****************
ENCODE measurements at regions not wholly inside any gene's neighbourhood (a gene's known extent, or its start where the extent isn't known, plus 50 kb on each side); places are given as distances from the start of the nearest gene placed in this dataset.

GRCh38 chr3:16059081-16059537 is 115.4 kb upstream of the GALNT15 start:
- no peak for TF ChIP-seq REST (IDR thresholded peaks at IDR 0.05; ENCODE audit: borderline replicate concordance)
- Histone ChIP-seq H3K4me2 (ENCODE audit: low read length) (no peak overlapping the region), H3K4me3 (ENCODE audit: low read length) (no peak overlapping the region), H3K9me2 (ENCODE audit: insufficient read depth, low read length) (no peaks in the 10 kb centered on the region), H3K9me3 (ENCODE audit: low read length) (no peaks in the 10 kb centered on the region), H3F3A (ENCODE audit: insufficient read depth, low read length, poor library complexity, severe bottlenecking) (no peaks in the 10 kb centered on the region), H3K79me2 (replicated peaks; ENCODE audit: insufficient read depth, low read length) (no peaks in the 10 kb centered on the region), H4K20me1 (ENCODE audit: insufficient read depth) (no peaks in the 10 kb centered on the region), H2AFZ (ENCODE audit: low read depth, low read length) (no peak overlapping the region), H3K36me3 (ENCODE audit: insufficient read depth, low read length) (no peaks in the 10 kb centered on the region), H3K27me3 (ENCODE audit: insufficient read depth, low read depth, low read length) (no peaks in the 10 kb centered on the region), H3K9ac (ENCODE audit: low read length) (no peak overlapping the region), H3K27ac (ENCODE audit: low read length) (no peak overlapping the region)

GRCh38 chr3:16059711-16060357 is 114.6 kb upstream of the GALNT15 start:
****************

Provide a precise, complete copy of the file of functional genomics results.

ENCODE measurements at regions not wholly inside any gene's neighbourhood (a gene's known extent, or its start where the extent isn't known, plus 50 kb on each side); places are given as distances from the start of the nearest gene placed in this dataset.

GRCh38 chr3:16059081-16059537 is 115.4 kb upstream of the GALNT15 start:
- no peak for TF ChIP-seq REST (IDR thresholded peaks at IDR 0.05; ENCODE audit: borderline replicate concordance)
- Histone ChIP-seq H3K4me2 (ENCODE audit: low read length) (no peak overlapping the region), H3K4me3 (ENCODE audit: low read length) (no peak overlapping the region), H3K9me2 (ENCODE audit: insufficient read depth, low read length) (no peaks in the 10 kb centered on the region), H3K9me3 (ENCODE audit: low read length) (no peaks in the 10 kb centered on the region), H3F3A (ENCODE audit: insufficient read depth, low read length, poor library complexity, severe bottlenecking) (no peaks in the 10 kb centered on the region), H3K79me2 (replicated peaks; ENCODE audit: insufficient read depth, low read length) (no peaks in the 10 kb centered on the region), H4K20me1 (ENCODE audit: insufficient read depth) (no peaks in the 10 kb centered on the region), H2AFZ (ENCODE audit: low read depth, low read length) (no peak overlapping the region), H3K36me3 (ENCODE audit: insufficient read depth, low read length) (no peaks in the 10 kb centered on the region), H3K27me3 (ENCODE audit: insufficient read depth, low read depth, low read length) (no peaks in the 10 kb centered on the region), H3K9ac (ENCODE audit: low read length) (no peak overlapping the region), H3K27ac (ENCODE audit: low read length) (no peak overlapping the region)

GRCh38 chr3:16059711-16060357 is 114.6 kb upstream of the GALNT15 start: